From wikipedia “Blackface is a form of theatrical makeup used in minstrel shows, and later vaudeville, in which performers create a stereotyped caricature of a black person.” These caricature spawn from a long history of systematic racial oppression and a legacy of slavery and racism.

A classic example of blackface that has bled it’s way into the games industry is Mr. Popo from the Dragonball Z franchise.


Mr Popo has been widely criticized as extremely racist, yet remained unaltered until the 4kids release of Dragonball Z Kai in 2012.

A newer example that was recently discussed on Kotaku, is the debate surrounding Tina Tina from Borderlands 2, and if the language she was written to have is an example of verbal blackface.

Now I know this list isn’t close to comprehensive. My only goal with this post is to initiate a conversation and encourage players to start talking about representations of race in games. If you are interested in reading more on the the subject you can also check out Kotaku breaking down race in games for Black History Month.

  • SarahBeck
  • Currently works as a software developer of EA. She has a BSc in Computing Science and enjoys JRPGS, anime, and Ruby on Rails. You can find her on Twitter at @sarah_bytes. Opinions are my own.


  • The problem with your example of San Andreas is that you have situated one of the game’s constructions without context. This is actually something that Watkins/Everett’s study does as well. The speaker contrasts the game San Andreas as a game that perpetrates RPZ’s specifically because it perpetuates a negative stereotype that exists in black crime-narrratives (and this is quoted within the paper itself) such as Boyz’N’ The Hood, Baby Boy and Menace 2 Society. The speaker then compares San Andreas to another sandbox title, Bully, attempting to assert that Rockstar’s choices with regards to racial zones reflect a predominantly negative racial stereotype. However, Watkins/Everett’s paper does not reflect on the context of the game with regards to it’s placement in the Grand Theft Auto franchise. The Grand Theft Auto games are a numbered or subtitled series of games that function as caricatured narratives that take storylines, characters, motifs, and mission design directly from american crime films. Some earlier entries in the series, for example, Grand Theft Auto Vice City, and GTA 3, reflect films such as Scarface, Training Day, Casino, and Goodfellas. However, that crime film genre is largely based around italian-american and west coast crime fiction, featuring elements such as the boston mob and the mafia, which being derived from caucasian based regions and cultures, do not have any black characters. Rockstar’s entry, GTA San Andreas, is meant to evoke black crime cinema, and if compared narratively to say, GTA 3, is relatively similar in terms of content- except it reflects a cultural paradigm that very much existed at one point in american history. By creating a game that explores that narrative space and contextualizing it with that form of cinema, Rockstar is exploring a space that does not get explored in a sympathetic manner at all, and avoiding the whitewashing of a specific cinematic period. In this way, Everett/Watkins paper is revealed as deeply problematic- it has a foundation based on assumption and without narrative or cultural context. Rhetorically wouldn’t it be worse to make a game about ghetto culture cinema starring a caucasian protagonist? San Andreas regularly gets cited as an example of a game perpetuating racial stereotypes, without regards to the cinematic movement it is trying to reflect, which was an actual facet of 1990’s black cinema.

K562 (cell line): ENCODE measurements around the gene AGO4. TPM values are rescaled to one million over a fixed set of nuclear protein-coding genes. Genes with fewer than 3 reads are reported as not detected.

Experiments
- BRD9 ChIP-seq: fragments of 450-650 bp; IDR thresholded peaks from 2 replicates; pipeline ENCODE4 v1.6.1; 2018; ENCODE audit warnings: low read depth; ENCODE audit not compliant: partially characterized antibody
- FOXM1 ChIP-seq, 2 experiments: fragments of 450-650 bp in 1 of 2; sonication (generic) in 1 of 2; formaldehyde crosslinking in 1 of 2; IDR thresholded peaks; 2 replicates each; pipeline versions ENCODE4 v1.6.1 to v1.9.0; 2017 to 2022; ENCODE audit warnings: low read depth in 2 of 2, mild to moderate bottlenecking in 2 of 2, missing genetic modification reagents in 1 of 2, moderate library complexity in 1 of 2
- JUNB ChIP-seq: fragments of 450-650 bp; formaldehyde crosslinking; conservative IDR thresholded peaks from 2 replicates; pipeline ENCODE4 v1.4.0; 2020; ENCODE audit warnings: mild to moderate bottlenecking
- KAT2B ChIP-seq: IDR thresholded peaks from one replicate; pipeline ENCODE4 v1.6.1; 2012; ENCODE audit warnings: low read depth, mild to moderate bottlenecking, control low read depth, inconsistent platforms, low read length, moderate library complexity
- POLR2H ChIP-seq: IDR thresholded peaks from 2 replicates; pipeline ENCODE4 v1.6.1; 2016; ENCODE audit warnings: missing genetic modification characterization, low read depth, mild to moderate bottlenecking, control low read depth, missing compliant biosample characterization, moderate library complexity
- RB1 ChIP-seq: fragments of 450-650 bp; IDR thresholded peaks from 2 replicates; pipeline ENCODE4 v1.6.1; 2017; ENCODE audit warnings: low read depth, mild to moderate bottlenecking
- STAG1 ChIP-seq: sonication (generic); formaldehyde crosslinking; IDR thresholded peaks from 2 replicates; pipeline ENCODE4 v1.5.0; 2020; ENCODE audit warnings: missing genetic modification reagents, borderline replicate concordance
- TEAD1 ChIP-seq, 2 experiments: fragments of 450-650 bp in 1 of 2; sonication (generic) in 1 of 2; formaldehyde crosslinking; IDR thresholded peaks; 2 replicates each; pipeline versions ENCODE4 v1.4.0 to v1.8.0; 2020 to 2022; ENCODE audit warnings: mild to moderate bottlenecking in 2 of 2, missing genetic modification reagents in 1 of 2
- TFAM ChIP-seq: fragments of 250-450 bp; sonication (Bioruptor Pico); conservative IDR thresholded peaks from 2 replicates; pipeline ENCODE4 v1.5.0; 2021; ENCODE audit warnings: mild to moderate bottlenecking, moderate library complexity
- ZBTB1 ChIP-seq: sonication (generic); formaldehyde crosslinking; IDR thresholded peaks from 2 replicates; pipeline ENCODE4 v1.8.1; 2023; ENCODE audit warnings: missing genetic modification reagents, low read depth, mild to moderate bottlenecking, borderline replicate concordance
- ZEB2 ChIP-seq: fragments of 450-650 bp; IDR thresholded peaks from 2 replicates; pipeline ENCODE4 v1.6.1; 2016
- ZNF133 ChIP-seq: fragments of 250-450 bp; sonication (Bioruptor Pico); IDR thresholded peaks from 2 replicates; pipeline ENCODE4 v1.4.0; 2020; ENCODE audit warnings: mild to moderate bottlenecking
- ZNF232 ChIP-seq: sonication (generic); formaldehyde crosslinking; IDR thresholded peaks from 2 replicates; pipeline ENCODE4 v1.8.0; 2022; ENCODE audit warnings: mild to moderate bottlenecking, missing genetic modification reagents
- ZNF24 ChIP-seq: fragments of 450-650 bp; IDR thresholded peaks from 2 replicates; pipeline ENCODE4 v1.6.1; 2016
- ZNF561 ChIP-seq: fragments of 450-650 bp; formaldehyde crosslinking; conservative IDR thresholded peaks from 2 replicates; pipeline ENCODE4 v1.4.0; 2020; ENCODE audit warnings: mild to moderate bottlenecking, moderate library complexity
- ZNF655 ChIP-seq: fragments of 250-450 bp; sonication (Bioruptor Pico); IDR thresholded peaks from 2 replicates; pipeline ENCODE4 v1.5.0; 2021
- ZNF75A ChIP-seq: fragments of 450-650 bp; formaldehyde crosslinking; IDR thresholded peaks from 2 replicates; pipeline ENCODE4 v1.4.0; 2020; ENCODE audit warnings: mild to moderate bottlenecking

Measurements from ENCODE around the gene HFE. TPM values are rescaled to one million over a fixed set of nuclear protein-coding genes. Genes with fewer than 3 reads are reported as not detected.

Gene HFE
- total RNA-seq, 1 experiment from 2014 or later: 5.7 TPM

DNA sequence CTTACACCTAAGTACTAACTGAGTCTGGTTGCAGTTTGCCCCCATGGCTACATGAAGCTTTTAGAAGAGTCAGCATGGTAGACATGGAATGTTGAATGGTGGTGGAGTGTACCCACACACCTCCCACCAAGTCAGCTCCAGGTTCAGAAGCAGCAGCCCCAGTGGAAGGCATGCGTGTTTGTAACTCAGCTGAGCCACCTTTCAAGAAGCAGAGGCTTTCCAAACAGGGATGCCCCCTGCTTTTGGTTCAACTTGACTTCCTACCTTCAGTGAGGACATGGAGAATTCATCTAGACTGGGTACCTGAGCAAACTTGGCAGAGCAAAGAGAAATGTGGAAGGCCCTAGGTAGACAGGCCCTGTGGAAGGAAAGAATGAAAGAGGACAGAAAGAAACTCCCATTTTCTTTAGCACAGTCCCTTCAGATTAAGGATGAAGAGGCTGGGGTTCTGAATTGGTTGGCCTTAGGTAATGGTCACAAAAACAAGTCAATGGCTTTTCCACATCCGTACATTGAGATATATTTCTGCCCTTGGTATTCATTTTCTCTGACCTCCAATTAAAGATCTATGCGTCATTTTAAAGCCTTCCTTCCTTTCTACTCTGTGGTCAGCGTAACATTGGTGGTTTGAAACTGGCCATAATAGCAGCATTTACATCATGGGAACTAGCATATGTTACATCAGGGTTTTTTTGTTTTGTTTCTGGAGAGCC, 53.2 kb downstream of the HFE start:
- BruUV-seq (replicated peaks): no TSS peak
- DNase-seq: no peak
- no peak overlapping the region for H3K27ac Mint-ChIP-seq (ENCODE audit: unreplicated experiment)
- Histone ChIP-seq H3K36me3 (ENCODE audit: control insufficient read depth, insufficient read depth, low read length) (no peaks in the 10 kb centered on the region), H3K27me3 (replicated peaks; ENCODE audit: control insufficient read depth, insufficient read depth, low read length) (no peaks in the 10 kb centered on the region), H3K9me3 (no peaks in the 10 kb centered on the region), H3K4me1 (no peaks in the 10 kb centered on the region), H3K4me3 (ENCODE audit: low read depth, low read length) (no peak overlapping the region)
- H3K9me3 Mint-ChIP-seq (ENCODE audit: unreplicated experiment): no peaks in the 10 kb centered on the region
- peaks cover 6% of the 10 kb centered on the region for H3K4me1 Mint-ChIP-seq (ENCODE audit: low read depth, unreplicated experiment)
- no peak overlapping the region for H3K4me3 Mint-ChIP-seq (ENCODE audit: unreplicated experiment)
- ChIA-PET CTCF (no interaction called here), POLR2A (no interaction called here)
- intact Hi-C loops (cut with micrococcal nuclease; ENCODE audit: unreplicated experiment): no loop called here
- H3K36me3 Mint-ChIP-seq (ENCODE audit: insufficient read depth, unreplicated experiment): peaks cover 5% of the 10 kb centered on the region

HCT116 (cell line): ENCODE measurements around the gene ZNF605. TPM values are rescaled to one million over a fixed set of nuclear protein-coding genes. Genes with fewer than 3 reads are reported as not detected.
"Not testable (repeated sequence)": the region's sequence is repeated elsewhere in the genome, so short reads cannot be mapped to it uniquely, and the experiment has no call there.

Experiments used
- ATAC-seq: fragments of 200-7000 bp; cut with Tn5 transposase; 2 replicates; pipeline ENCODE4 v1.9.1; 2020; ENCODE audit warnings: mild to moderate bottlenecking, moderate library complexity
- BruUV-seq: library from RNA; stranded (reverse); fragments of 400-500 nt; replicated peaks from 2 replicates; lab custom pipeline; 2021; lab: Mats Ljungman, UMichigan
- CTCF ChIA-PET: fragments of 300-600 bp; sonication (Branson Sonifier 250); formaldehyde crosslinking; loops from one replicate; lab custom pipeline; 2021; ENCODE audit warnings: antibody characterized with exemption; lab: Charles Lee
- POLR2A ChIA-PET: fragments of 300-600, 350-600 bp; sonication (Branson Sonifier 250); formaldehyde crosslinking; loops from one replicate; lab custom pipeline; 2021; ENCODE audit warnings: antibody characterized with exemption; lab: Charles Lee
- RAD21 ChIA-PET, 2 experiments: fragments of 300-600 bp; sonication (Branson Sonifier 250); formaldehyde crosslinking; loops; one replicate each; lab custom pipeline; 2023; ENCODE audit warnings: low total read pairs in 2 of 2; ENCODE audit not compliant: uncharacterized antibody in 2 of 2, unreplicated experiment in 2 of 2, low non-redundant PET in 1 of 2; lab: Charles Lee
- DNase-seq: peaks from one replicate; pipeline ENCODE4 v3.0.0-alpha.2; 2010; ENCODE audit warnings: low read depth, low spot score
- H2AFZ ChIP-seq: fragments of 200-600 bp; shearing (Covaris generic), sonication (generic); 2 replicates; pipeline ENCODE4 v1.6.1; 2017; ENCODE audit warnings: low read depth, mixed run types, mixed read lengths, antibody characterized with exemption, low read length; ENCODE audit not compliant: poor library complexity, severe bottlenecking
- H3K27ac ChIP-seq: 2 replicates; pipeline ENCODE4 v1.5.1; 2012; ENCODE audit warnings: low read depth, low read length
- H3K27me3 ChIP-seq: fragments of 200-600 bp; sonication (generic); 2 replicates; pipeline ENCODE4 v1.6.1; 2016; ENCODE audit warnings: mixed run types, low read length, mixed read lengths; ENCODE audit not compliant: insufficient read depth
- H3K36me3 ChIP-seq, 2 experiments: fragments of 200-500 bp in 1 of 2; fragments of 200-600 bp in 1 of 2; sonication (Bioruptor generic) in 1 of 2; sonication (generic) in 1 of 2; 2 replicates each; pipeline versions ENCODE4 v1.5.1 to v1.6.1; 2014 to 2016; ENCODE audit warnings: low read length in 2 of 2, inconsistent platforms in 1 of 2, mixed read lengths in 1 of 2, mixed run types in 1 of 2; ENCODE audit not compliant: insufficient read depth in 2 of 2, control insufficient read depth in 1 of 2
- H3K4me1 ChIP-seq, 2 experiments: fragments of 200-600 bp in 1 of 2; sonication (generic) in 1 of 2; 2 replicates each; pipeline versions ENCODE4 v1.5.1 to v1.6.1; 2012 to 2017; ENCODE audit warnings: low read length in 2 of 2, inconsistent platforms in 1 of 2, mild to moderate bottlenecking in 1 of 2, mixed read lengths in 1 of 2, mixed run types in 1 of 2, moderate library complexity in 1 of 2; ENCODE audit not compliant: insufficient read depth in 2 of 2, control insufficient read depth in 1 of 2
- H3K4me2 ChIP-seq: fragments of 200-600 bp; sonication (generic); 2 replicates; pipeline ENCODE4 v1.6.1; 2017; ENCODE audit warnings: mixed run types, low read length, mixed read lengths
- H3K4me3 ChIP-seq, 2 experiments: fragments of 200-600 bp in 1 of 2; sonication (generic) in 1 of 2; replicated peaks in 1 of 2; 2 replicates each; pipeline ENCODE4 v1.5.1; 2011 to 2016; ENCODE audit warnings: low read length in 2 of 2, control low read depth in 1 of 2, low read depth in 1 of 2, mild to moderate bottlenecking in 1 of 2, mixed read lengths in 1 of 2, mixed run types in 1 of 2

I’m not saying that perpetuating negative stereotypes doesn’t occur- but GTA San Andreas is a step forwards, not a step backwards. I would even hesitate to put Irish on this list, simply because RDR is a reflection of american westerns- in which the drunk irishman is unfortunately a constructed archetype (see John Ford’s entire filmography, or any interview where Tarantino discusses John Ford). In summation, Rockstar’s entire routine is depicting a period in american cinema culture in videogame form, their games are reflections of american cinematic culture, which itself is deeply embedded with offensive stereotypes, and to ignore them in what is meant to be a reflection of american culture is a blatant whitewashing of american cinematic history.

    It’s easy to dismissively handwave ghetto cinema or even blaxploitation- but both of these genres found success in depicting not only black protagonists who acquire power or success onscreen (which was a rarity in the late 1980’s/1990’s, unless it was nonthreatening Sidney Poitier-type character) but are an integral part of american culture, and to ignore them is repress a culture by deeming a type of crime cinema belonging to that culture as “too offensive” or threatening for mainstream videogames.

    • I think part of Everett’s point was noting a game where a conscious effort to be inclusive has been made, and they have create a culture based on a stereotype. The same carries through with propagating narratives about Italian crime bosses and such. So arguably the god father game does this as well. The only problem is the difference in the bubble they keep casting these characters in. So it is not enough to just include a race, but to make sure that people are equally represented in all classes and roles in society.

      Also saying that things are a tribute to a certain time period is interesting because they are following the mainstream representation of that history. We are still looking at whatever culture through the white lens of mainstream media.

    • Yeah, but homages can be just as racist as the original—they don’t get a pass because they’re harking back to something that had a marginally progressive aspect thirty years ago. I don’t think that acknowledging the context changes any of the points in the article.